The economy of the municipalities is based on cattle ranching and agriculture; the latter often by smallholders practicing subsistence economy. The main products in Zetaquira are coffee, beans, sugarcane, maize, plantain, manioc and ‘arracacha’ (Arracacia xanthorrhiza Bancr.) . The coffee production is located near the villages at intermediate altitudes. Until 2008, coffee was a main crop in Zetaquira. However, climate change has decreased feasibility of coffee production in recent years (pers. comm.: Domingo Mendoza, responsible of the Federación Nacional de Cafeteros de Colombia, office in Zetaquira). Campo Hermoso is basically a cattle ranching region with large areas of pastures . Besides, maize, beans, manioc and vegetables and, at smaller scale, sugarcane is cultivated for subsistence. There are no conspicuous economic differences between the two municipalities [7, 8].
Data collection and free, prior informed consent (FPIC)
The field work was conducted from October 2008 to January 2009. Data collection included a combination of quantitative and qualitative methods in order to allow for triangulating and cross-checking . Applied and complementary ethnobotanical methods  were used to acquire information on how local people related to the medicinal plant resources in the two municipalities. The project was presented to the local authorities and to the communities during initial meetings. Objectives and methods were approved in both municipalities.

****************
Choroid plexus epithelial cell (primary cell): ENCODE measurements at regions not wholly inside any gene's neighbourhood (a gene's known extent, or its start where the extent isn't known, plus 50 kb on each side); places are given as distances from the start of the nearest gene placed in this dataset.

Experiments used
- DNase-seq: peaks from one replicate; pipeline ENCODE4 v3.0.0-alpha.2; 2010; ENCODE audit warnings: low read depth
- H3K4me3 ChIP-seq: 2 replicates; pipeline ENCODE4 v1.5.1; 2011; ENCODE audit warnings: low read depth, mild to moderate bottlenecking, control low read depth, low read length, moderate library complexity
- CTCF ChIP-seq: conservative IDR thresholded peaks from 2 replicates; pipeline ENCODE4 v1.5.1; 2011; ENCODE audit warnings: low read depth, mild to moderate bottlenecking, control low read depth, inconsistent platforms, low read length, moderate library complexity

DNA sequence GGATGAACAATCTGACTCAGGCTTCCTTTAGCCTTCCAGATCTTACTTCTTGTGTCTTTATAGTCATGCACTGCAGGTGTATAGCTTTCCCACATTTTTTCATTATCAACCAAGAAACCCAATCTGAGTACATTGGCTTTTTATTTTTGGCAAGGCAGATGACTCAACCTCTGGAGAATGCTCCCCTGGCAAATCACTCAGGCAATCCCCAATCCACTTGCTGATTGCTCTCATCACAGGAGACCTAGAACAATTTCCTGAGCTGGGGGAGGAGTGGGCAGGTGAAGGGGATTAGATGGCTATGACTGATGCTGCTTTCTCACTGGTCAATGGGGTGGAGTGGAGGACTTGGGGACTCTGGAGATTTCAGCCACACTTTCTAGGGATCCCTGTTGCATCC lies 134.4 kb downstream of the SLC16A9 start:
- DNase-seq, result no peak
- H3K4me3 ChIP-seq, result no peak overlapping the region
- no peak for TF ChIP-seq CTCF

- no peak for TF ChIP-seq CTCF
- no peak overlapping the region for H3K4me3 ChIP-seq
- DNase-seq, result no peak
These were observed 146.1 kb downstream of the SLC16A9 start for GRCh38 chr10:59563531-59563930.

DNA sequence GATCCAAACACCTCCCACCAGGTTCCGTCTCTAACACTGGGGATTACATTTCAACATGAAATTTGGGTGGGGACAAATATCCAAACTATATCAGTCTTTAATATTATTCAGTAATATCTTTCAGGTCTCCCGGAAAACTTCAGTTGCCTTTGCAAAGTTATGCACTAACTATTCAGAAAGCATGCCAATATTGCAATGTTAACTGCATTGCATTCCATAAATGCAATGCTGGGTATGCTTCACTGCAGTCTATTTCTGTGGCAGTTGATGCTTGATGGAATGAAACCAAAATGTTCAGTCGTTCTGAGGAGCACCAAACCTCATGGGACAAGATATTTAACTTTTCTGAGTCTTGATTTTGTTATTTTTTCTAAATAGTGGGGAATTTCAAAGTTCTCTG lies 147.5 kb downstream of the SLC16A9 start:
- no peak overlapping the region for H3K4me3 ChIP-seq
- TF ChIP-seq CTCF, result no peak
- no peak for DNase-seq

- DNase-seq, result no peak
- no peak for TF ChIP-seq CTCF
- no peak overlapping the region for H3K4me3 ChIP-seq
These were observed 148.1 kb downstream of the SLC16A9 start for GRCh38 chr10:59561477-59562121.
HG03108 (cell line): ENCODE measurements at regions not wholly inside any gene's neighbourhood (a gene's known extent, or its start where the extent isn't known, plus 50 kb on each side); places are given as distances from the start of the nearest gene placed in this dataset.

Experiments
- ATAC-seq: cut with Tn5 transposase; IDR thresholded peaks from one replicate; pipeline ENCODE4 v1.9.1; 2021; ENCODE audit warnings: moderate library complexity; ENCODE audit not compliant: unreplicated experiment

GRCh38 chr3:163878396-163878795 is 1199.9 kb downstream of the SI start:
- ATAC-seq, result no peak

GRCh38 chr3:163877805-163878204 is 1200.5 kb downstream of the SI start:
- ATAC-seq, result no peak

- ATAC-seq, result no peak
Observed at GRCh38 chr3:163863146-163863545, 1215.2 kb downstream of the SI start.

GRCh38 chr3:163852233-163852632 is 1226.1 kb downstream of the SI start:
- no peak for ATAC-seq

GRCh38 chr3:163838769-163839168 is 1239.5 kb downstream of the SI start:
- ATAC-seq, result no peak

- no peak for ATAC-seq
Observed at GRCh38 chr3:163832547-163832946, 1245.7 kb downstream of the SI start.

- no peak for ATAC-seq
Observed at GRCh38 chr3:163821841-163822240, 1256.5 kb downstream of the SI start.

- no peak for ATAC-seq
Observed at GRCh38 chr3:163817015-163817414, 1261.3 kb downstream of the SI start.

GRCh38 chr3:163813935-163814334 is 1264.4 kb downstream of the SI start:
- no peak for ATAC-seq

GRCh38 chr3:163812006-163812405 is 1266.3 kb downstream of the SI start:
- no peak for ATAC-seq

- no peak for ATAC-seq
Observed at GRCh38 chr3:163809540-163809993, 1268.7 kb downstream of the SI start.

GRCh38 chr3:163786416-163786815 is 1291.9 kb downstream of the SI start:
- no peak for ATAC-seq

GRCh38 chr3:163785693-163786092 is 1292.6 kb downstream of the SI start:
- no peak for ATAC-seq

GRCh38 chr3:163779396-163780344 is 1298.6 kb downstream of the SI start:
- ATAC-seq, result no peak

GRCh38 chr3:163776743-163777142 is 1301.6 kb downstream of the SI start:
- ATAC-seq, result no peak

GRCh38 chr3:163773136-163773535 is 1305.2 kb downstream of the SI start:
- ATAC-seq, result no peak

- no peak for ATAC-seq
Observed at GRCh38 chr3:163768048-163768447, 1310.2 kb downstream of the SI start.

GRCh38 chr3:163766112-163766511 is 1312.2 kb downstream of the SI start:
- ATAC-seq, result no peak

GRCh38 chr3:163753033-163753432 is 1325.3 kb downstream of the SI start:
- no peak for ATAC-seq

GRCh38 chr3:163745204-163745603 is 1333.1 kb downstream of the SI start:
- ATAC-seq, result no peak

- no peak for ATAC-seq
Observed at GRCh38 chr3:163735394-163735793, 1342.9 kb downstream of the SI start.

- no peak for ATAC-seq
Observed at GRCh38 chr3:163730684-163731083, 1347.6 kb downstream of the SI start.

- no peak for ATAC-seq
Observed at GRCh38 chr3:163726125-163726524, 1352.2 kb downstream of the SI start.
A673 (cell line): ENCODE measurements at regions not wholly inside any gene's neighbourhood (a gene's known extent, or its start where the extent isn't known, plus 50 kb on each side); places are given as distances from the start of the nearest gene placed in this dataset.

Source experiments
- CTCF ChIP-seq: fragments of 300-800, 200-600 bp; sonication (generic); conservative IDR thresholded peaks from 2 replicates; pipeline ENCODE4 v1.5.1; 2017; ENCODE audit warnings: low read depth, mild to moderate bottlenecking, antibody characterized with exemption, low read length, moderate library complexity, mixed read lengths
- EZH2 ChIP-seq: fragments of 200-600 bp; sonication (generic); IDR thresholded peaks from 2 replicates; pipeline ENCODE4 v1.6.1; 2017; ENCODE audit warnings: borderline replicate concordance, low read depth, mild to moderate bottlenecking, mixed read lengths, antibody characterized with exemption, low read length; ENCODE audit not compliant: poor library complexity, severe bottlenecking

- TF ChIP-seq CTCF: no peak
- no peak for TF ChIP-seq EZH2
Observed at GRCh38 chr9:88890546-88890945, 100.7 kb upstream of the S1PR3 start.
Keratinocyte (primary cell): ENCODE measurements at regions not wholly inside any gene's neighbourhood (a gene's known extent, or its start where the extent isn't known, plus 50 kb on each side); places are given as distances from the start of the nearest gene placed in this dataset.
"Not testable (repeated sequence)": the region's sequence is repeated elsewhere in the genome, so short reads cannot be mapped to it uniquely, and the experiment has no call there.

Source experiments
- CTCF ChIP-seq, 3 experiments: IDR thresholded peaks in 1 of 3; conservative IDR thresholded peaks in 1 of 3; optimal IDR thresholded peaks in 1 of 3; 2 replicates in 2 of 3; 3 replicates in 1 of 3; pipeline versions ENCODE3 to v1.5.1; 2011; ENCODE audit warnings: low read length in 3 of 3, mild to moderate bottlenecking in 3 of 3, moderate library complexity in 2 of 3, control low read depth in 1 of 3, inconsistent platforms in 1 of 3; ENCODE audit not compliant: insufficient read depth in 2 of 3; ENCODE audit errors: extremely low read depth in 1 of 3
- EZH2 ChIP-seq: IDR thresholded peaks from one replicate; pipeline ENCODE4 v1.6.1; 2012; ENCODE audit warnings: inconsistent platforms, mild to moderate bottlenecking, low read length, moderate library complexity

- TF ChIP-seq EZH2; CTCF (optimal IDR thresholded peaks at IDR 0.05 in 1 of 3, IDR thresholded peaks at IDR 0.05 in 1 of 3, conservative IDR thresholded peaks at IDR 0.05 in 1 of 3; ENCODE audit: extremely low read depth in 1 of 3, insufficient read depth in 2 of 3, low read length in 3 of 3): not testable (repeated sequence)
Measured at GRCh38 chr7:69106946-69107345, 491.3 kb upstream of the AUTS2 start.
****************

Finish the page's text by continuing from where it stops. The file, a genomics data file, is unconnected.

Selection of villages and identification of informants
Within each municipality representative villages were visited. Ten villages were chosen according to distance to the main urban centre, the presence of a representative flora, and residential areas of the healers and herbalists, who were purposefully included in the sampling. In Zetaquira the villages studied were: La Esperanza, Guanata, Centro Rural and Hormigas; and in Campo Hermoso: Papayal, Huerta Vieja, Palmichal, Los Cedros, Macanalito and Teguas.
Participation of local people was essential to several stages of the research process . Thus, key informants in the municipalities were contacted in the first stage. Their collaboration was crucial for selecting and planning the visits to the villages.